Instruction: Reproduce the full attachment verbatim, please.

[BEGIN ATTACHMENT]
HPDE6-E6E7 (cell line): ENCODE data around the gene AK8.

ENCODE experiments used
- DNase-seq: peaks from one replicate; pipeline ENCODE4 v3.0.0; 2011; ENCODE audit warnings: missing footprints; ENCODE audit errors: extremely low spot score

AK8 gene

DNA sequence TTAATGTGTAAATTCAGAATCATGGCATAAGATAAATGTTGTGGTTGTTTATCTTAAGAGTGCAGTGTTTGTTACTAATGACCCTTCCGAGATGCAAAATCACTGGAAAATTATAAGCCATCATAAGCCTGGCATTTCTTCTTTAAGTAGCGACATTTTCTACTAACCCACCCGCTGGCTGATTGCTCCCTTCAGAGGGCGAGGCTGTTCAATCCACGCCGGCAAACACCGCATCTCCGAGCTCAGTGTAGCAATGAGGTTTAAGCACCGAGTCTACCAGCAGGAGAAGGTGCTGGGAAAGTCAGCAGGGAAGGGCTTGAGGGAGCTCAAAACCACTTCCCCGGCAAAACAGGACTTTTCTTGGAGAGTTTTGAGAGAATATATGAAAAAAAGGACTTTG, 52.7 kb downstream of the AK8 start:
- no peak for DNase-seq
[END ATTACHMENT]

HPDE6-E6E7 (cell line): ENCODE data around the gene AK8.

ENCODE experiments used
- DNase-seq: peaks from one replicate; pipeline ENCODE4 v3.0.0; 2011; ENCODE audit warnings: missing footprints; ENCODE audit errors: extremely low spot score

AK8 gene

DNA sequence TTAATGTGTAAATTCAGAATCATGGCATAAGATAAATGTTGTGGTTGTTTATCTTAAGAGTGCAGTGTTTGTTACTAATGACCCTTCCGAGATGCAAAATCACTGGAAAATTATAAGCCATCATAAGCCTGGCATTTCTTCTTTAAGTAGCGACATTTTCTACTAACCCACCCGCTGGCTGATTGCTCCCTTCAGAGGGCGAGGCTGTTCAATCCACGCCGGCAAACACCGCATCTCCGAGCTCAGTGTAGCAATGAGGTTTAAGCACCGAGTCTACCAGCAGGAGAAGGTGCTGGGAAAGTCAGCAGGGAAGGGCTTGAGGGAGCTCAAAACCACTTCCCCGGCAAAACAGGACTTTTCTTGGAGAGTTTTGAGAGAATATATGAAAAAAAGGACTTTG, 52.7 kb downstream of the AK8 start:
- no peak for DNase-seq